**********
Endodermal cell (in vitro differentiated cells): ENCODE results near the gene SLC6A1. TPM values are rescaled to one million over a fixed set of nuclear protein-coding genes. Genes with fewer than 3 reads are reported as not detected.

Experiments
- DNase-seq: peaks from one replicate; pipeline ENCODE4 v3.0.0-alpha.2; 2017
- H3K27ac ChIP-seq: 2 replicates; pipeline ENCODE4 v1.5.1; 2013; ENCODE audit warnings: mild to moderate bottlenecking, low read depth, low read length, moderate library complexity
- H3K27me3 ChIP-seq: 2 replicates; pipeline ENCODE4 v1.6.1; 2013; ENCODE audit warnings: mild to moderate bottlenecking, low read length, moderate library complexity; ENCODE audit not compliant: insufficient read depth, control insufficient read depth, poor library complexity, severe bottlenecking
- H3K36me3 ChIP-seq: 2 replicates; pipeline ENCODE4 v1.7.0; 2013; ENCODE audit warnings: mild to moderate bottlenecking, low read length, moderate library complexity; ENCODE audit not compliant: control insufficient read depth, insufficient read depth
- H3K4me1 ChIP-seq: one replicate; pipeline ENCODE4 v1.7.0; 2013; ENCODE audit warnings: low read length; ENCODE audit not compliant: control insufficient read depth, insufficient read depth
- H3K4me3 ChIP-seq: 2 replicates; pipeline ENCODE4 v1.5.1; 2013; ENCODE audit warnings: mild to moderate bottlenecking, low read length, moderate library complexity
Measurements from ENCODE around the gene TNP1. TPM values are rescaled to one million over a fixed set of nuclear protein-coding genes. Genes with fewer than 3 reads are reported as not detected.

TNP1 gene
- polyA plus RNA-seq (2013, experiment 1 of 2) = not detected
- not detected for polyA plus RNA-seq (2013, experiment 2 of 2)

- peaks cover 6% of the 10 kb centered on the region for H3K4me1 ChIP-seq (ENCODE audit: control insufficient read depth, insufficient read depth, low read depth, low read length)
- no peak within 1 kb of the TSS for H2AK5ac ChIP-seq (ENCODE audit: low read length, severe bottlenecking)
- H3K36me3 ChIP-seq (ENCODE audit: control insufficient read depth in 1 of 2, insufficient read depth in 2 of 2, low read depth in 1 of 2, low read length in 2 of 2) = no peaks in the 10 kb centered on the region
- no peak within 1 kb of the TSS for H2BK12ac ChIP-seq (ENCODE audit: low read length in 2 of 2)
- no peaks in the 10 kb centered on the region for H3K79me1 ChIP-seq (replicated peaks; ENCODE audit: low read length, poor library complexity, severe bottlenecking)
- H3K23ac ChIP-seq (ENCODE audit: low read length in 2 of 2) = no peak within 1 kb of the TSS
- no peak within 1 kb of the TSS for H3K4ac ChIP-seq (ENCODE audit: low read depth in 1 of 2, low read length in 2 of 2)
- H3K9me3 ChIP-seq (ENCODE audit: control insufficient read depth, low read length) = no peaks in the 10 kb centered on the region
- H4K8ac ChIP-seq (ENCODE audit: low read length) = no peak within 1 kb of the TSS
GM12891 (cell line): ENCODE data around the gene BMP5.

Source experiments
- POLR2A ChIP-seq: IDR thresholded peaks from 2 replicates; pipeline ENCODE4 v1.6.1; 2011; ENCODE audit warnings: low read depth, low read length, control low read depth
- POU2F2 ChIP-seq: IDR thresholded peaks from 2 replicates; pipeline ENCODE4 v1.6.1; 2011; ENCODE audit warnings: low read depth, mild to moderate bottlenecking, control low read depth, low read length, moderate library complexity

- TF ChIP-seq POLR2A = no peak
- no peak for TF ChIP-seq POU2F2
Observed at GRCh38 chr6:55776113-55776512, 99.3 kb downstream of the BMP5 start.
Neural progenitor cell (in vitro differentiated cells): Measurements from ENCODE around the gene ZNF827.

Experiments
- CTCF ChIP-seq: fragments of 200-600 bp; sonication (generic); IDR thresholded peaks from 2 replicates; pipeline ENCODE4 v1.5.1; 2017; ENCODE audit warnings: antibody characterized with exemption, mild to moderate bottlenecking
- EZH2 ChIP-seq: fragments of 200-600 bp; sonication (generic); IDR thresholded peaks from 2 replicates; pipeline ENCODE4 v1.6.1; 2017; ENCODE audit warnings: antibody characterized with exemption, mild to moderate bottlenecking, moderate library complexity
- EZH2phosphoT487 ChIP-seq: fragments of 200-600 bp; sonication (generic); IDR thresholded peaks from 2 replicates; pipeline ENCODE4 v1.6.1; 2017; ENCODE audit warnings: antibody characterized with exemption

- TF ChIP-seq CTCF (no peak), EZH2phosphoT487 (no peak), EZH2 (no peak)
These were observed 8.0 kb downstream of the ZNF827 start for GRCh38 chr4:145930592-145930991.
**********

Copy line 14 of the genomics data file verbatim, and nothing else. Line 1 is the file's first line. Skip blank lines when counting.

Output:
- no peak within 1 kb of the TSS for H2AK5ac ChIP-seq (ENCODE audit: low read length, severe bottlenecking)